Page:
In my ‘Getting started with VR’ seminar at World of Learning last week, a quick show of hands quickly revealed that most learning professional’s see VR as having real potential in L&D. This echoed findings from the in-depth research study Kallidus conducted in the summer which you can read about here.

As somebody who has been coming to World of Learning for almost two decades as a customer, supplier and frequent presenter, this year I got a real sense from everybody I talked to that while return on investment remains key, more so than ever we are all looking for new ways to make learning more fun, engaging and innovative. A lot of the seminars at the show hit the mark with plenty of tips on how to immerse today’s learners with more interactive learning solutions.

This appetite for innovation came through loud and clear in our VR study. We found that 81% of L&D professionals see one of the biggest benefits of VR being its ability to help their organisation be more innovative, and, at last, provide learners with something truly innovative at a time when other internal corporate functions are struggling to offer consumer-grade technologies that people now expect from all aspects of their lives. Innovation as a key benefit was only topped by VR’s potential to make high-risk or impractical training achievable (84%) and by its ability to immerse learners and achieve that ‘holy grail’ of greater engagement (89%).

Whether VR really is the future of learning, time will tell. But if you missed my presentation and like some of our customers are beginning to think about how you could use VR as part of your L&D strategy, here are the five key takeaways you might find useful:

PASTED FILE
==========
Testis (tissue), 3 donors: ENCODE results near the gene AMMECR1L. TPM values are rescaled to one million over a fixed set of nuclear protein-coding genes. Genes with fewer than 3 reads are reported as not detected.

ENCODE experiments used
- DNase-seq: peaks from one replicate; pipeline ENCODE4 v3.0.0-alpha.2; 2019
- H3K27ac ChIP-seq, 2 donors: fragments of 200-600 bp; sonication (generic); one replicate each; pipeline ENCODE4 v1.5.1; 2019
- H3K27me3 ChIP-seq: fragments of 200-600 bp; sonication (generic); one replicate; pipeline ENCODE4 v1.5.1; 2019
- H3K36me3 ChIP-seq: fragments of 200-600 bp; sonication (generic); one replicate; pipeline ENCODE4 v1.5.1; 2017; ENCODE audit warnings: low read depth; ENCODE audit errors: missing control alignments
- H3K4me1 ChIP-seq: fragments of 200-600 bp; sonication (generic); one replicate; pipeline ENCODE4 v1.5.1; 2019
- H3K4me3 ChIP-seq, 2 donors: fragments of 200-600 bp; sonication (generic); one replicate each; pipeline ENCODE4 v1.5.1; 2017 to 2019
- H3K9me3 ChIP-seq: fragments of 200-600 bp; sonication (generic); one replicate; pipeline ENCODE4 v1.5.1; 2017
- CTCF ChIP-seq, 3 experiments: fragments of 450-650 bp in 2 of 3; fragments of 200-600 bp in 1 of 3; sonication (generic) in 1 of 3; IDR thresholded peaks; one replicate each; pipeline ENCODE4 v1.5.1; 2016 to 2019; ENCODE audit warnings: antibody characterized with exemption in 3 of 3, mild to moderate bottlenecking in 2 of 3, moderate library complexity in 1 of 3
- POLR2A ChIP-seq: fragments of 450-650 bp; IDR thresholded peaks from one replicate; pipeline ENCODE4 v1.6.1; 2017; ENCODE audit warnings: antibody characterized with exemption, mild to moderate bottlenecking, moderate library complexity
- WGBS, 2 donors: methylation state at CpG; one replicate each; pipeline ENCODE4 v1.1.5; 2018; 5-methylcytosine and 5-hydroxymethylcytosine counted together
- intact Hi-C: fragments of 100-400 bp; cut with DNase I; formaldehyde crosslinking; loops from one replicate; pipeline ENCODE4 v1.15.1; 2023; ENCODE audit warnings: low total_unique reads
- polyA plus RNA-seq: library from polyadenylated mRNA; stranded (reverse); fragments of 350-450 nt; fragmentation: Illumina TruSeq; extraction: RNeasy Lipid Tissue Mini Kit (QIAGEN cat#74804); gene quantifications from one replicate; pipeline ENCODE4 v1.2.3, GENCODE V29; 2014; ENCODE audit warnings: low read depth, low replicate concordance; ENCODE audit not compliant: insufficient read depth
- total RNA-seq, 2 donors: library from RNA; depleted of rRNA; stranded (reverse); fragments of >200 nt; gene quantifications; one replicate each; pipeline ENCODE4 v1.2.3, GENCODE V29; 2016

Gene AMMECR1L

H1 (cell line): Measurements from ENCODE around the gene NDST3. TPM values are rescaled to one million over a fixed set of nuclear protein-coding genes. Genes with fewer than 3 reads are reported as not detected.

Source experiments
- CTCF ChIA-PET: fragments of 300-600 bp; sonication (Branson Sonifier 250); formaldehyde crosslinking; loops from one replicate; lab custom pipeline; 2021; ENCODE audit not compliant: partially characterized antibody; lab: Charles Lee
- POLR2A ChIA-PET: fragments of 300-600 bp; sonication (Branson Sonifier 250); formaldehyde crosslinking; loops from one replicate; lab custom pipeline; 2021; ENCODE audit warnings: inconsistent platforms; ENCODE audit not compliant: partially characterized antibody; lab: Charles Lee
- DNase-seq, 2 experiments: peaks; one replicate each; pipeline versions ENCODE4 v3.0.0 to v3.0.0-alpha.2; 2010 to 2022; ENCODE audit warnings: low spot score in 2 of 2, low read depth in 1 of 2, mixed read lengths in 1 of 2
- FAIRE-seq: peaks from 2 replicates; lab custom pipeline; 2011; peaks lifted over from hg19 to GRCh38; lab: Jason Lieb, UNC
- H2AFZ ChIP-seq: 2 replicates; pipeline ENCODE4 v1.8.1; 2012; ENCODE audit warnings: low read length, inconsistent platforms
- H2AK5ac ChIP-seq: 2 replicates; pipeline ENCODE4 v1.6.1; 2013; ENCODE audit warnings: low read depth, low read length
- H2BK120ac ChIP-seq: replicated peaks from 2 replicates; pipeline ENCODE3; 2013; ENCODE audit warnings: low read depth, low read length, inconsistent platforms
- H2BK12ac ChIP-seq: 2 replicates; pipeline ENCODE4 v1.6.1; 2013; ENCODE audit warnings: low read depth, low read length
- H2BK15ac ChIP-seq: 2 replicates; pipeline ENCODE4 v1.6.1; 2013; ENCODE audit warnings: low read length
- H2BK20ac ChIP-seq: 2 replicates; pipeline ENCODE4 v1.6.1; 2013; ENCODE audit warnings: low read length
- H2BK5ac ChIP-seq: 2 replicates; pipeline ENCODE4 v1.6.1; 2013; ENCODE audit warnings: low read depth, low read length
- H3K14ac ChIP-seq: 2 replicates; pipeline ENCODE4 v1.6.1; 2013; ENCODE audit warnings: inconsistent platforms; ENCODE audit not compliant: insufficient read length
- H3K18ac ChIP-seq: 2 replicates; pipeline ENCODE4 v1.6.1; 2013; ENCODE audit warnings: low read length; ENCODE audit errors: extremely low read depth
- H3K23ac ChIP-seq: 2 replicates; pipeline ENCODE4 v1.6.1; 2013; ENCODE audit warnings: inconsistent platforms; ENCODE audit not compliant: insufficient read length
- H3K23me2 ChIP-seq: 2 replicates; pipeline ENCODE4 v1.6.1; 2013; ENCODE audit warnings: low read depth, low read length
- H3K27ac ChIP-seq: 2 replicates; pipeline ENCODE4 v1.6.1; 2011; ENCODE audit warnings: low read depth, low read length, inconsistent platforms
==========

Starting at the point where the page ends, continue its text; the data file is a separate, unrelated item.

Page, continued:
1.    There are 5 styles of VR that can be used in L&D: 360º photos, 360º videos, 3D computer generated, fully immersive and mixed reality. Starting with 360º immersive video is a good way to overcome the key challenges and barriers.

2.    The power of using VR in mainstream learning applications is the ability to transport the learner into someone else’s shoes and let them see the world through someone else’s lives.

3.    VR is all about ‘presence’ - becoming someone else, being taken somewhere else or interacting with something not there, whenever that’s clearly not feasible or even safe to do so.

4.    VR can appeal to all learning styles making it an effective solution for a wide variety of training scenarios from health and safety, diversity and bias awareness and on-boarding to interpersonal and soft skills development – it’s not just for training in high-risk hazardous environments like defence and aerospace.

5.    When developing content, keep VR sessions short, think about the realism and keep your first project simple.

If you want to learn more about the use of VR in learning, take a look at our full VR report and check out our 360º virtual reality tour experience at London Underground here <

Author: Tim Drewitt, Product Innovator




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